Teaching Creativity: Developing Creativity as a Core Metacogntitive Skill for Undergraduate Students

Dr. Mark McMahon
2012 Conference

The concept of Creativity is complicated by competing theories and definitions. This complexity can cause problems when trying to develop creative outcomes for undergraduate students. The extent to which Creativity is a skill or a personal attribute, its context dependence and relationship to other disciplines must be understood and reconciled to create effective learning environments to support it. This paper proposes a model for teaching Creativity that embraces this complexity by exploring it through the lens of Metacognition. It is proposed that skills and knowledge can be developed through a reflective process of planning, monitoring and evaluation. Evidence for this approach is provided through example of an undergraduate core unit in Creativity taught at an Australian university.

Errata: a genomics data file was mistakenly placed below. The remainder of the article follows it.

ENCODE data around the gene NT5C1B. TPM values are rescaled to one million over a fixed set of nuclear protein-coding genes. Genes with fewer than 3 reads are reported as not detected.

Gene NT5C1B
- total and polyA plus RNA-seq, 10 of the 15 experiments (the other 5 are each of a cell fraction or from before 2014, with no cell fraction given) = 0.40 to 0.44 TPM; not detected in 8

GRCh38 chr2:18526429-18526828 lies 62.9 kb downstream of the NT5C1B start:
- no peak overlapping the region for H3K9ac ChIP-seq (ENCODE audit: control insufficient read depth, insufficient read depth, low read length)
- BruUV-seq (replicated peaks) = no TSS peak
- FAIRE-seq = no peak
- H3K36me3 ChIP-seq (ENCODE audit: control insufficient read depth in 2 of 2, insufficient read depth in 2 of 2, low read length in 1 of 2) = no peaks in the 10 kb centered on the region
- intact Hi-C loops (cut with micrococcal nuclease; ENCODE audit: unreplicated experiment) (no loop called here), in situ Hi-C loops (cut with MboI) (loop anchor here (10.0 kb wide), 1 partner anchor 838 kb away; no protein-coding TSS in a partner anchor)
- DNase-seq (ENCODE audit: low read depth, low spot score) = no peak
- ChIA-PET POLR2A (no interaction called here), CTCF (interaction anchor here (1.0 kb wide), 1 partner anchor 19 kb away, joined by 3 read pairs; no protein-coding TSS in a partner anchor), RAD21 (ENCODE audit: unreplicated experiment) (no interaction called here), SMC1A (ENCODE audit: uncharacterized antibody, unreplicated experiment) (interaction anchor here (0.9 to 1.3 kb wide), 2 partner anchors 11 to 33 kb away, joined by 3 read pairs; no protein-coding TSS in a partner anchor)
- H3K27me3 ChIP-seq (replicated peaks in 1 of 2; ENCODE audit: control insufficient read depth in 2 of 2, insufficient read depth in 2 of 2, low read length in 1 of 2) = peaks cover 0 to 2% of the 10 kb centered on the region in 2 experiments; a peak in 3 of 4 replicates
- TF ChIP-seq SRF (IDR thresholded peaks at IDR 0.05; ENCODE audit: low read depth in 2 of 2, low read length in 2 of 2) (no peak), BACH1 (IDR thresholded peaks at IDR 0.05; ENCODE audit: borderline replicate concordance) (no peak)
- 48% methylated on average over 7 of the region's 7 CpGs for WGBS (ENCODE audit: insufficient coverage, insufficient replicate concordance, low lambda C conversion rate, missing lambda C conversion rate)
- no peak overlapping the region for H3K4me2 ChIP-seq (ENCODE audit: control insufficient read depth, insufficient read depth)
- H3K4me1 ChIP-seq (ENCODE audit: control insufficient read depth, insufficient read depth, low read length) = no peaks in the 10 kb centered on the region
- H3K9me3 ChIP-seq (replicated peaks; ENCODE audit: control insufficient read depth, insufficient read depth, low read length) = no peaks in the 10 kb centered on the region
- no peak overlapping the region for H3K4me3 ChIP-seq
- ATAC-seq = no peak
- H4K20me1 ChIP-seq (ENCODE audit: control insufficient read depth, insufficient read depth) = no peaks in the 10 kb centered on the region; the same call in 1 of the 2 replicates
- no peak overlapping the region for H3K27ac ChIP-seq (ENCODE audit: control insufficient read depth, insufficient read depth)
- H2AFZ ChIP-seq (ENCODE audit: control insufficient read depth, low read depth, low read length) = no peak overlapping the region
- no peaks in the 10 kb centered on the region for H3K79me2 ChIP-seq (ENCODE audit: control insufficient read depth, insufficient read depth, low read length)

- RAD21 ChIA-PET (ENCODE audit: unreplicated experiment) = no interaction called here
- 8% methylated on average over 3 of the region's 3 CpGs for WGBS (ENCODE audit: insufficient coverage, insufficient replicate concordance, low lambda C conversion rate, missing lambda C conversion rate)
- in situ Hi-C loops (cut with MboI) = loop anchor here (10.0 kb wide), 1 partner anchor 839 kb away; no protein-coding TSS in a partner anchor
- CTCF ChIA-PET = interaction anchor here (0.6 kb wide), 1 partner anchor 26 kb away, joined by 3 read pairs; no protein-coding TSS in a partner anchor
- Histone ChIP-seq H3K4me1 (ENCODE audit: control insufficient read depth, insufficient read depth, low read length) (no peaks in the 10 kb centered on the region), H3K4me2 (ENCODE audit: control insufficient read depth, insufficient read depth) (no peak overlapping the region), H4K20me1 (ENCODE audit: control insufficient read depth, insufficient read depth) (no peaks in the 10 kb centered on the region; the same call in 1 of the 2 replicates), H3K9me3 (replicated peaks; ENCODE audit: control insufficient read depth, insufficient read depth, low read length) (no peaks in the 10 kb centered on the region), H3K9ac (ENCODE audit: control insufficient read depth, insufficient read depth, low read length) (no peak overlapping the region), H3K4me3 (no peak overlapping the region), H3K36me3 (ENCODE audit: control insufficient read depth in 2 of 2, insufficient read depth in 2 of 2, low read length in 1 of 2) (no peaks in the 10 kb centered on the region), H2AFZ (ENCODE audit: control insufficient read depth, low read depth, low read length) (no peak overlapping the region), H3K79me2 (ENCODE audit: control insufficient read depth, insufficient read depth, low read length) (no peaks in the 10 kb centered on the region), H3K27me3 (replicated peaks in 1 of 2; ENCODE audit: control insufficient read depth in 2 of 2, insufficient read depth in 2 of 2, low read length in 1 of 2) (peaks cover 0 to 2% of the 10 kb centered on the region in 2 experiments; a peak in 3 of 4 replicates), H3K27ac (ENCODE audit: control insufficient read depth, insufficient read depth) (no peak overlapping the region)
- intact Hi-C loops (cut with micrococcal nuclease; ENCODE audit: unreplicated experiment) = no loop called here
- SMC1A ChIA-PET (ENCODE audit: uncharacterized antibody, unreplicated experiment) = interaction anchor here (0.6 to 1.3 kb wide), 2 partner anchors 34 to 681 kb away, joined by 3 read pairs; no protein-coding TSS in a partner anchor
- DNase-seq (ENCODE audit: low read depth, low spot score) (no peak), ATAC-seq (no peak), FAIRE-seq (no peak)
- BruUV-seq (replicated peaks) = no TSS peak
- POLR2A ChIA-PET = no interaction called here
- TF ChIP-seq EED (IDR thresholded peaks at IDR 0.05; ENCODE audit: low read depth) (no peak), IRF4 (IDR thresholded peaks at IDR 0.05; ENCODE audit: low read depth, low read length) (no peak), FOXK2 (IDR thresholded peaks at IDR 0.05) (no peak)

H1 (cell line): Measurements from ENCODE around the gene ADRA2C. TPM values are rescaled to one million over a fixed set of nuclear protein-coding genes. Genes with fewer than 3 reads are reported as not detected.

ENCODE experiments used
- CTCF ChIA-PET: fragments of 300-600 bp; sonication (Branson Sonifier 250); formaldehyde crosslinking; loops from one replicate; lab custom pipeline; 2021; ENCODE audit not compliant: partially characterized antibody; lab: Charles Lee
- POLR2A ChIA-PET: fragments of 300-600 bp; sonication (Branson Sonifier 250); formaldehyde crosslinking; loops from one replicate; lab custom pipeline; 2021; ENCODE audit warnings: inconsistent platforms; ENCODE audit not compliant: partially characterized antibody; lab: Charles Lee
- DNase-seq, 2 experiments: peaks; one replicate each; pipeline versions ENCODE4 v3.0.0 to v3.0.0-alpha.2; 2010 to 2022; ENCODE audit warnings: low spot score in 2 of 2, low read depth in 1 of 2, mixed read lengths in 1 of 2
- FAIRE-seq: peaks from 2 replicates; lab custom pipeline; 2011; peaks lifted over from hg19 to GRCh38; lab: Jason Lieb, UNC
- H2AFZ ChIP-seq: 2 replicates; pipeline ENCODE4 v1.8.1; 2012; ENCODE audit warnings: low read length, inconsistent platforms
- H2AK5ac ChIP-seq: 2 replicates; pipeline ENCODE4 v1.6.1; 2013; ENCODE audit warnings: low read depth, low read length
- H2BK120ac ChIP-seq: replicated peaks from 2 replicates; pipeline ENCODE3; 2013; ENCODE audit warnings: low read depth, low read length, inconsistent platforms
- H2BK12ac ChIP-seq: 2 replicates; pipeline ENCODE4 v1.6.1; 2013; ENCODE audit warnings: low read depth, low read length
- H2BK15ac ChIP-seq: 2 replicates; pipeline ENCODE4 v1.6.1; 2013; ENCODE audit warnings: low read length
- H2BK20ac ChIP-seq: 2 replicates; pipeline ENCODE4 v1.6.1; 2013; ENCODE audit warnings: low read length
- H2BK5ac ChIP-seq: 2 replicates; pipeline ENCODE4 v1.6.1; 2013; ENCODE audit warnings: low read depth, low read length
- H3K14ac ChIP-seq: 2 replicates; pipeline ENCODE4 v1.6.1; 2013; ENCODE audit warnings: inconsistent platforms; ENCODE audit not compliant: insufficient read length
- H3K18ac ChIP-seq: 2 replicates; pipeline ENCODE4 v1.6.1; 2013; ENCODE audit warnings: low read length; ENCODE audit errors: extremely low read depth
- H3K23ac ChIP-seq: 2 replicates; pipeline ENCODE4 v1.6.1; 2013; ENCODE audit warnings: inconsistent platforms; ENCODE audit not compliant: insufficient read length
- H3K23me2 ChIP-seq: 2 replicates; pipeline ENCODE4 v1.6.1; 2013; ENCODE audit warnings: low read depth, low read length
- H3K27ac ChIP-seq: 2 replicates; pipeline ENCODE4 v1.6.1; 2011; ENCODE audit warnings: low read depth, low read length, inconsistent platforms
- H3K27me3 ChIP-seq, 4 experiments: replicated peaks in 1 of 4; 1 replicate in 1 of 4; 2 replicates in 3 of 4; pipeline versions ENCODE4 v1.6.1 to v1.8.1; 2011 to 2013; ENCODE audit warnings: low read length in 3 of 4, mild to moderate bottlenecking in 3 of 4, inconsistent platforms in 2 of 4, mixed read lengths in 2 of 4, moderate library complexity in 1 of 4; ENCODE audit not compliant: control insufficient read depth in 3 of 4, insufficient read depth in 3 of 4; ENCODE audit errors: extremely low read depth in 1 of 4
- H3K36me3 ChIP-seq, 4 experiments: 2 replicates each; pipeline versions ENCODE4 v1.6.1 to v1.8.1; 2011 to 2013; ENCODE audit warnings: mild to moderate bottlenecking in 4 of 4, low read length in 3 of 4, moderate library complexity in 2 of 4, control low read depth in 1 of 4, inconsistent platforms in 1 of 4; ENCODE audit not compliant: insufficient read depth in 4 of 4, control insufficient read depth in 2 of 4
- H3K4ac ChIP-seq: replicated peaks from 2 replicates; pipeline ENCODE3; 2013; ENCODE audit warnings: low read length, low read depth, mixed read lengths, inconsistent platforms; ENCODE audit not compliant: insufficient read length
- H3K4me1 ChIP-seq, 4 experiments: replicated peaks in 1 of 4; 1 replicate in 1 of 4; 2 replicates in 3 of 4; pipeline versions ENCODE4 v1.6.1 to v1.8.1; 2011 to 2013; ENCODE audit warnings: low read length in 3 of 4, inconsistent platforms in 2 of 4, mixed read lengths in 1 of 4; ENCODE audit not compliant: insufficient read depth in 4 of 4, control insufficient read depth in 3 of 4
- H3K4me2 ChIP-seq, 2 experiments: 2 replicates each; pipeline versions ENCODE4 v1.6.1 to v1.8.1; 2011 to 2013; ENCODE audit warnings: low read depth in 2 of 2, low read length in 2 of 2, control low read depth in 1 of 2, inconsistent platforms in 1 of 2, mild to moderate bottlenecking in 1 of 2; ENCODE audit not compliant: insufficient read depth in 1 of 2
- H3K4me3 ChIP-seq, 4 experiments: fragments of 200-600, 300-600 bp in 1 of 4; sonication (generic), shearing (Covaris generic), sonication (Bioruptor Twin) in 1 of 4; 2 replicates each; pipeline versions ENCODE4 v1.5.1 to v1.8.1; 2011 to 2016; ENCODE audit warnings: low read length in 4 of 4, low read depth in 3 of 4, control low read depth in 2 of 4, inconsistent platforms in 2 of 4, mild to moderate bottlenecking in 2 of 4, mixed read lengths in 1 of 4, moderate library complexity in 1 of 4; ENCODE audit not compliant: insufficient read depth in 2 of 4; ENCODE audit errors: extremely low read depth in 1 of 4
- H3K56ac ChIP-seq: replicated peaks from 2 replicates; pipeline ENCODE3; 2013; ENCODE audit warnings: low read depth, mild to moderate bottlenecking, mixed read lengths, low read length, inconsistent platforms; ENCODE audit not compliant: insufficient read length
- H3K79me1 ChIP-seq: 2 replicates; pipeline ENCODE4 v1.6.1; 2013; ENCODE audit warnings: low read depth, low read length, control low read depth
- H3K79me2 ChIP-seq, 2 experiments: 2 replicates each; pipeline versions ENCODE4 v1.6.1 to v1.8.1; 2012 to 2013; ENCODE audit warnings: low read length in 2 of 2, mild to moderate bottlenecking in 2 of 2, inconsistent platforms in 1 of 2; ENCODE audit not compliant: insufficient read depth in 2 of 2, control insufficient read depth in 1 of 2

Download Full text PDF (900.47 KB)

About the author

Mark McMahon is an Associate Professor at Edith Cowan University and Director of Teaching and Learning in ECU’s School of Communications and Arts. His qualifications include PhD, Master, Diploma and Honours degrees in literature, education and learning technology. Mark’s Doctor of Philosophy studies were in the area of promoting metacognitive processing through on-line learning tools and he has been actively researching and publishing in the areas of e-learning since 1997, most recently exploring design-based research in Serious Games. Mark also coordinates ECU’s Game Design and Culture course and Master of Innovative Technology. Before taking up his position with Edith Cowan University, Mark was the senior instructional designer for West-One, Western Australia’s institution for the development of technology based learning resources for vocational educational and training and he still consults to industry, being a mentor, and more recently lead mentor in the Flexible Learning Toolbox project – a national multimillion dollar initiative developing best practice e-Learning for Australia’s Vocational Education and Training Sector.